The anti-JROTC contingent is convinced the program is a rotten tool of recruitment into a homophobic military that, if not creating cannon fodder for America's wars of imperialism, pumps out "yes sir" automatons who don't question the military like they do. The JROTC folks insist they take misfits and brainiacs, the straight and the queer, and turn them into leaders who respect themselves, each other, and their country.

And as the issue gets mulled by school board committees this month, only one outcome is assured. Someone will lose.


On a basketball court behind Lowell High School, the members of the JROTC flag team counted to 20, whipping flag poles in sharp movements like so many ninja samurai. The props themselves are ingrained with San Francisco values: In the mid-'90s, the school board banned the air rifles used in target practice and the decoy ones used in drill competition, leaving the cadets to twirl the politically safer poles instead.

JROTC students display signs of support at the school board meeting
Gabriela Hasbun
JROTC students display signs of support at the school board meeting
Students from an antigang group wait to speak against the program
Gabriela Hasbun
Students from an antigang group wait to speak against the program

You could say San Francisco's program has been neutered: JROTC lite. Take Greg Bullard, the instructor at Lowell, who for the last six years has skipped over the introduction to the military branches in the curriculum: "Basically, we molded it to the society," he said. "We adapted." The program changed "uniform day" from the once-a-week requirement to just once a month after school. In a school where even the faculty supervisor for the Republican Club is a registered Democrat, one student said he changes out of his uniform for a class with one teacher rumored to give JROTC students lower grades.

The JROTC program has been in the crosshairs since at least the '80s, but opponents didn't have the votes to phase out the program until 2006, when school board president Dan Kelly, a conscientious objector during the Vietnam War, and Commissioner Mark Sanchez wrote the resolution that the program was an "inappropriate extension of the nation's military into the civilian sphere."

Since then, the JROTC has toned down even more. Galileo moved drum practice inside the school to appease neighbors, who'd complained for years. Mission halted uniform day altogether this year. "We decided, let's leave the uniforms in the closet until this thing washes over," said instructor Michael Collier, a retired Green Beret. The physical conditioning team at Lowell abandoned the camouflage uniforms that had long elicited the middle finger and catcalls from passing cars. ("We know they're the real idiots," one student said about the taunts.)

Then there's the depletion of the ranks. Participation was hit hard by the board's decision last summer to revoke the classes' physical education (PE) credit, down from 1,600 students three years ago to around 600 now. The decision forced the district to hire nine new PE teachers to handle the increased class load. At the same time, the district continues to split the average $84,500 salary of the 12 JROTC staffers with Cadet Command, the Virginia-based body that oversees the 1,645 Army JROTC programs in the country and all but one in San Francisco. The instructors additionally receive a retirement pension from the Army; all in all, they earn the same as if they were still on active duty at their age and rank. The program costs the district a total of about $1 million a year.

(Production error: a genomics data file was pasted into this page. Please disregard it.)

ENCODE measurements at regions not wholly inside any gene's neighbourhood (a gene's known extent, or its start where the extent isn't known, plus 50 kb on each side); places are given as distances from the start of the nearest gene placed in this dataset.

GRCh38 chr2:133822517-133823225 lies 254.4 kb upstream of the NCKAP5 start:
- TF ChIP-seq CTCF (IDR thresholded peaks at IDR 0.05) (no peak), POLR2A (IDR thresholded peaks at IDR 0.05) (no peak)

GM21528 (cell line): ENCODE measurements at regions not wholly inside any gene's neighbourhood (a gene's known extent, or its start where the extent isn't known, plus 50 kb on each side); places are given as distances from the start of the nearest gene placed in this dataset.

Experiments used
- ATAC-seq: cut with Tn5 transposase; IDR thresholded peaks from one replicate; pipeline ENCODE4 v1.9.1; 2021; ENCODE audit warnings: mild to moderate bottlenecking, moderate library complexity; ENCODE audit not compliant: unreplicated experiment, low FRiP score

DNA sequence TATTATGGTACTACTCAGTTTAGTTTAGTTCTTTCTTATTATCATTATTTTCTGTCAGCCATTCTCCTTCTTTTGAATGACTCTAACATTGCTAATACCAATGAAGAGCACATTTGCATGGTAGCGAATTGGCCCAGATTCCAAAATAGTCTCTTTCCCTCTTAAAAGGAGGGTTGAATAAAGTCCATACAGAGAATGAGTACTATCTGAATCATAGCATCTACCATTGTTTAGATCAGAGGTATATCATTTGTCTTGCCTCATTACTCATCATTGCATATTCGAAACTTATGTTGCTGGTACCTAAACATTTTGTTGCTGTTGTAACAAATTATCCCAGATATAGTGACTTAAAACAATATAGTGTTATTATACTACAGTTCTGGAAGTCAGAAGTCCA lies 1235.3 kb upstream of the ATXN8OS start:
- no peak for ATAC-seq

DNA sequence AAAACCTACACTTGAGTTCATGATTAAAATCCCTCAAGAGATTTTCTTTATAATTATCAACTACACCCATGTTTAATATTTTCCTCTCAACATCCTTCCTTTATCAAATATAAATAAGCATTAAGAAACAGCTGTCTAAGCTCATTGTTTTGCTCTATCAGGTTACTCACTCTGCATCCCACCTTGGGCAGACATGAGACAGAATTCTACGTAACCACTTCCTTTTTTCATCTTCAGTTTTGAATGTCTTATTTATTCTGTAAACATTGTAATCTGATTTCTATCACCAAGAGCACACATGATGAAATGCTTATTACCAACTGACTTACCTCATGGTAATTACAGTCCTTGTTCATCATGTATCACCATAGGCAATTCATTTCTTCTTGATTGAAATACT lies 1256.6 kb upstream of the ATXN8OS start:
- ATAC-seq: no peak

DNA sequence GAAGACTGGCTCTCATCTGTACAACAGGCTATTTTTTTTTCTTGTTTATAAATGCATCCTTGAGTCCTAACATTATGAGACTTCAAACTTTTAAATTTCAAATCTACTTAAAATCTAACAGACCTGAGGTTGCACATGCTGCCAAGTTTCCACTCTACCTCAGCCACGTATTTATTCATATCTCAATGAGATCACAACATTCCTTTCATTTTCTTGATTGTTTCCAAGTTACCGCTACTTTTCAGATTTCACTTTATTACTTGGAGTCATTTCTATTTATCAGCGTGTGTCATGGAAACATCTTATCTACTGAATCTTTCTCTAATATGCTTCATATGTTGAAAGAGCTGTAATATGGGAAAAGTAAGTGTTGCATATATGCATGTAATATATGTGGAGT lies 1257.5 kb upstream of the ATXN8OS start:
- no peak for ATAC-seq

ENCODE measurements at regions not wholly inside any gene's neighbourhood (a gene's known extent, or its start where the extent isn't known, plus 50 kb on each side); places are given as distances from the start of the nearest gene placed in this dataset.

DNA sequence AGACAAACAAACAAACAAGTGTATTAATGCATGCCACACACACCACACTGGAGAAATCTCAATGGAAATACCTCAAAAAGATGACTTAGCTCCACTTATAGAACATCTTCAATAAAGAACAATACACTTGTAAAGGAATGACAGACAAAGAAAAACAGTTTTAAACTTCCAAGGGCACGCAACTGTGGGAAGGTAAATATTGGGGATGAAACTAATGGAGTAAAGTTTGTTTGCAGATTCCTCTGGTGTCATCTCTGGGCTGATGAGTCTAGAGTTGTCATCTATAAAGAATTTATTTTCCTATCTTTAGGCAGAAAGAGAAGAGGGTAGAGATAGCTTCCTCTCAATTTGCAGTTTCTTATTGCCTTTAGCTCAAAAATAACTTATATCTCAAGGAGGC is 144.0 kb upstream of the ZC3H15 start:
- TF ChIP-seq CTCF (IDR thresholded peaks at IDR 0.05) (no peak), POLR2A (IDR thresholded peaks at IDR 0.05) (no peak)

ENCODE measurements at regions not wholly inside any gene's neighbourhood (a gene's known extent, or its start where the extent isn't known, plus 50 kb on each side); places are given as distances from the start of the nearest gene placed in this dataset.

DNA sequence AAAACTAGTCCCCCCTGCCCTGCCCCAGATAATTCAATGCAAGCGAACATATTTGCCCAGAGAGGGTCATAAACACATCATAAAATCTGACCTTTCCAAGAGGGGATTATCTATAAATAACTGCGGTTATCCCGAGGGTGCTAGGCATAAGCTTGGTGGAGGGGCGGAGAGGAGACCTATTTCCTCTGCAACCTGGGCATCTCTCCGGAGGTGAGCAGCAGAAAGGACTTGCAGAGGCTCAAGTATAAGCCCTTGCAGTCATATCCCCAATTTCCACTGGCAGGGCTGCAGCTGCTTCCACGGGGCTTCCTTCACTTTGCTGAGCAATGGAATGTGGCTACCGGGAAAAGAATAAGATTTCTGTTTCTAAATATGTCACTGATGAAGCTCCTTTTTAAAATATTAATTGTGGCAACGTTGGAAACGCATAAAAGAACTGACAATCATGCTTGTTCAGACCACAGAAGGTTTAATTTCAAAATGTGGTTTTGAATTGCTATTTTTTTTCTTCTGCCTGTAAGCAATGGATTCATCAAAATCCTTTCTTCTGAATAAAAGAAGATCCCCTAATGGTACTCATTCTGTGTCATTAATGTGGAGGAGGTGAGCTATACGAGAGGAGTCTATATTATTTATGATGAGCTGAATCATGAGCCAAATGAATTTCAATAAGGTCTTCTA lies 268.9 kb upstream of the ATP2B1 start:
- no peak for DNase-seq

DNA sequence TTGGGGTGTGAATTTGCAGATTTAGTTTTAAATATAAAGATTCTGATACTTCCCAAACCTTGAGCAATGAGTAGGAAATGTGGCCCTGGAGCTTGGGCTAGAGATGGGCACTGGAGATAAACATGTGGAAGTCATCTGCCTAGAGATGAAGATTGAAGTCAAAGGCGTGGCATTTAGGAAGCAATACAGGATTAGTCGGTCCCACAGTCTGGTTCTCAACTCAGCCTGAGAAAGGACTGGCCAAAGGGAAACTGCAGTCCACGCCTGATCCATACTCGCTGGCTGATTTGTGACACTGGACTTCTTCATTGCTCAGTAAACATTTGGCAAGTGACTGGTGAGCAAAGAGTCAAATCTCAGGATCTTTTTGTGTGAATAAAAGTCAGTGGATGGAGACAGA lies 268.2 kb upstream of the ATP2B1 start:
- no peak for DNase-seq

Seeing the board was not budging on its decision, a couple of fathers of former cadets and activists formed Choice for Students and paired with the JROTC to organize students to canvass the city and collect 13,600 signatures to put Prop. V, an advisory measure that encouraged the board to keep JROTC in the schools, on the November ballot. JROTC students interviewed for this article said they enjoyed persuading voters to sign their petition, but critics say the kids are being used. "The military has used the kids to express the military's interests, which is to keep the program," Sanchez said. "To provide transportation, to have them rally for the ballot measure, to tell the kids in various ways they need to go to these meetings, from insinuating their grades would be affected to telling them that. From what I've privately discussed with kids, that's what's been happening."

The issue has divided the city. Bullard was called a "Bushite fascist" by a woman his students asked for a signature, and a coalition of antiwar and veterans' groups played to San Franciscans' deep suspicion of the military. "JROTC helps assure a steady supply of cannon fodder for the military aggression that has characterized the Bush administration," the ballot argument by Bay Area Labor Committee for Peace & Justice stated, and sets the students up "to return in a body bag, or physically maimed and psychologically scarred."

The JROTC measure won 55 percent of the vote, favored in nearly all districts except the Mission, the Castro, and Noe Valley. Yet the proposition was nonbinding, and JROTC critics say that with money from the Chamber of Commerce, and commercial real estate and downtown business lobbying groups, the Prop. V advocates outspent their detractors 13 to 1: "I don't think that 55 percent is a mandate," school board member Jane Kim says.

Aside from the program's militaristic image problem, there was a rainbow-hued elephant in the room. The 2006 school board resolution argued that the district won't partner with organizations that discriminate based on sexual orientation, such as the military with its "don't ask, don't tell" policy. (Although required by law to provide the Boy Scouts building access, the district no longer has an in-school partnership with them for the same reason.)

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